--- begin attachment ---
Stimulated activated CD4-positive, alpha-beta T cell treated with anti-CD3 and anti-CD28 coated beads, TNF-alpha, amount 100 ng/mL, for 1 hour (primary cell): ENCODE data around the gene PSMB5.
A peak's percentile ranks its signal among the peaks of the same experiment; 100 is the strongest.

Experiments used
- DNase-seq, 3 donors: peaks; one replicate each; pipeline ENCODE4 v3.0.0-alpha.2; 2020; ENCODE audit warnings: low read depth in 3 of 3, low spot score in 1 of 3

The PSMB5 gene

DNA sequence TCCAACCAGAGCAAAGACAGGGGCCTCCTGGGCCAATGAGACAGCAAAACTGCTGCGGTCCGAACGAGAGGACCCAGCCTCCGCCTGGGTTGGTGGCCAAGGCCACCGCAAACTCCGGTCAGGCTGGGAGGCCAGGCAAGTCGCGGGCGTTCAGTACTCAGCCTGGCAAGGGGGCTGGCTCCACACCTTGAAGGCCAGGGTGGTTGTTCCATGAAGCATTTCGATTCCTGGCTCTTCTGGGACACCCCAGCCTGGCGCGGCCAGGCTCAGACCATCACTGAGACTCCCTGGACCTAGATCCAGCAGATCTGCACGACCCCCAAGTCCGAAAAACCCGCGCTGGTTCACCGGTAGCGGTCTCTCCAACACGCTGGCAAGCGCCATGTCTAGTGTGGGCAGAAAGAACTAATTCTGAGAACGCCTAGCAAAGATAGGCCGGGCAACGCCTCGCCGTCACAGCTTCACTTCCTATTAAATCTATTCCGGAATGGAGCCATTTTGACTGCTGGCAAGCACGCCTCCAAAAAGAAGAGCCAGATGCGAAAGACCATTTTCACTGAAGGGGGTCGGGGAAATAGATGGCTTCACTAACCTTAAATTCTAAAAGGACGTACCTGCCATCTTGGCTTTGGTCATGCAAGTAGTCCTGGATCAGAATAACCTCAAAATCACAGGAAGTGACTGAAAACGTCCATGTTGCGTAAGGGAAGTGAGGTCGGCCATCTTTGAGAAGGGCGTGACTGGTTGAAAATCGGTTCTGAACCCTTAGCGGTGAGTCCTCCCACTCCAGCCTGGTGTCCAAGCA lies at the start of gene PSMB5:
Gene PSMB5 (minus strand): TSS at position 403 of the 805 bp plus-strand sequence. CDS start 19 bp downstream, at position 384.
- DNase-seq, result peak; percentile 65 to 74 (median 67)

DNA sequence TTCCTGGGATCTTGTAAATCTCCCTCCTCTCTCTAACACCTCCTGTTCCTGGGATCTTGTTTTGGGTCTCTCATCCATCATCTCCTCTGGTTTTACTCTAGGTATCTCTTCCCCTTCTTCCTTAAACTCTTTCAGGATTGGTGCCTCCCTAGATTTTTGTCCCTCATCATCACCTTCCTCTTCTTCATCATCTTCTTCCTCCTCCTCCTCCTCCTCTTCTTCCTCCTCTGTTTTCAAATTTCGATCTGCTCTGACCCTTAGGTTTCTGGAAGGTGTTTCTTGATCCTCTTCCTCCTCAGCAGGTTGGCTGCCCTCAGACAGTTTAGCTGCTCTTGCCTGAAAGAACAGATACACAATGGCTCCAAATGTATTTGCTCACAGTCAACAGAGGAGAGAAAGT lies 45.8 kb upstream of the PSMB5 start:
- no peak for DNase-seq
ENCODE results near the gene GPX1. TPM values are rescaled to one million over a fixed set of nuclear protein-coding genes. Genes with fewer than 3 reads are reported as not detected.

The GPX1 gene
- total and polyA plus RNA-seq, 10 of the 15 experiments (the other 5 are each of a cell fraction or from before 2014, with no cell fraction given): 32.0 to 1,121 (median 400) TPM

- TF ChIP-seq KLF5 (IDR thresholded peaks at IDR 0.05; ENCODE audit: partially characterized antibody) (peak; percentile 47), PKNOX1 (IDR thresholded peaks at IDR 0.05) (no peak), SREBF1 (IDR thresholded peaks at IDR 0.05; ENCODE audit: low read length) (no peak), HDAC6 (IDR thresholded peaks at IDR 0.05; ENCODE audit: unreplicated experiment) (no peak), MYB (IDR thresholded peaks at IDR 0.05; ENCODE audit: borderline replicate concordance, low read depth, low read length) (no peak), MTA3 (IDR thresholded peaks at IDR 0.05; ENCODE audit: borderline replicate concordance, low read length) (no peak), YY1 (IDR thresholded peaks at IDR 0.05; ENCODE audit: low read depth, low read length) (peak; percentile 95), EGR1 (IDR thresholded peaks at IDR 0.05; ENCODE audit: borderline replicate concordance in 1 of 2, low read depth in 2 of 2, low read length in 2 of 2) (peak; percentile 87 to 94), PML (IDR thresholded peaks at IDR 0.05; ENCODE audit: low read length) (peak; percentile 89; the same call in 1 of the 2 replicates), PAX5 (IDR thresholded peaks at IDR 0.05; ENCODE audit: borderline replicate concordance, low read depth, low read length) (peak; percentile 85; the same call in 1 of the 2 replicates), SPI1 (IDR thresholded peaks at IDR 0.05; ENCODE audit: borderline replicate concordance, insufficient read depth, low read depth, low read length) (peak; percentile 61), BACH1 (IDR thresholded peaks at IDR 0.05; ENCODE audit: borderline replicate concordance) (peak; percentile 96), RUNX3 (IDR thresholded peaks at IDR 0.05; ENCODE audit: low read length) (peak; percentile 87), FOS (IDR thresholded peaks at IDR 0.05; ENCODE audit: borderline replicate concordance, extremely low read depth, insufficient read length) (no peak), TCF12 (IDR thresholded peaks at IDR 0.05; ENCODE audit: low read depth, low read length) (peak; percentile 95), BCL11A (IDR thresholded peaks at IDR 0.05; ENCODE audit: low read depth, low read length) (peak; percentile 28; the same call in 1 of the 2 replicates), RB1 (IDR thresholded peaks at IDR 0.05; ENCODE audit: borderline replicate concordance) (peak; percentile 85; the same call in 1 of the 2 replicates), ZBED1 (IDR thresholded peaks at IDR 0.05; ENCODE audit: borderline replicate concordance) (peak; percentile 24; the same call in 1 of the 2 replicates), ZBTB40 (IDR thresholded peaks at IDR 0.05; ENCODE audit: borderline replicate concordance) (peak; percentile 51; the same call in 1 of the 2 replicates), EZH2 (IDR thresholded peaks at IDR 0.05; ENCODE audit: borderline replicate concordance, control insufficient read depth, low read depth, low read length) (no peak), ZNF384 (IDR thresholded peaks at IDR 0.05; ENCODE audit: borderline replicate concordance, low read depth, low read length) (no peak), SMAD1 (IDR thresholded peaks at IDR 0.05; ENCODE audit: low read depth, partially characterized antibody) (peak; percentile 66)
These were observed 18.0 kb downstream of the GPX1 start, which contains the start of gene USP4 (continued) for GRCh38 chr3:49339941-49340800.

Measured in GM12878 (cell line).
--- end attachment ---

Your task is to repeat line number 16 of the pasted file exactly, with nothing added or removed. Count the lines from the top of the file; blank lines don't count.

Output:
Measured in GM12878 (cell line).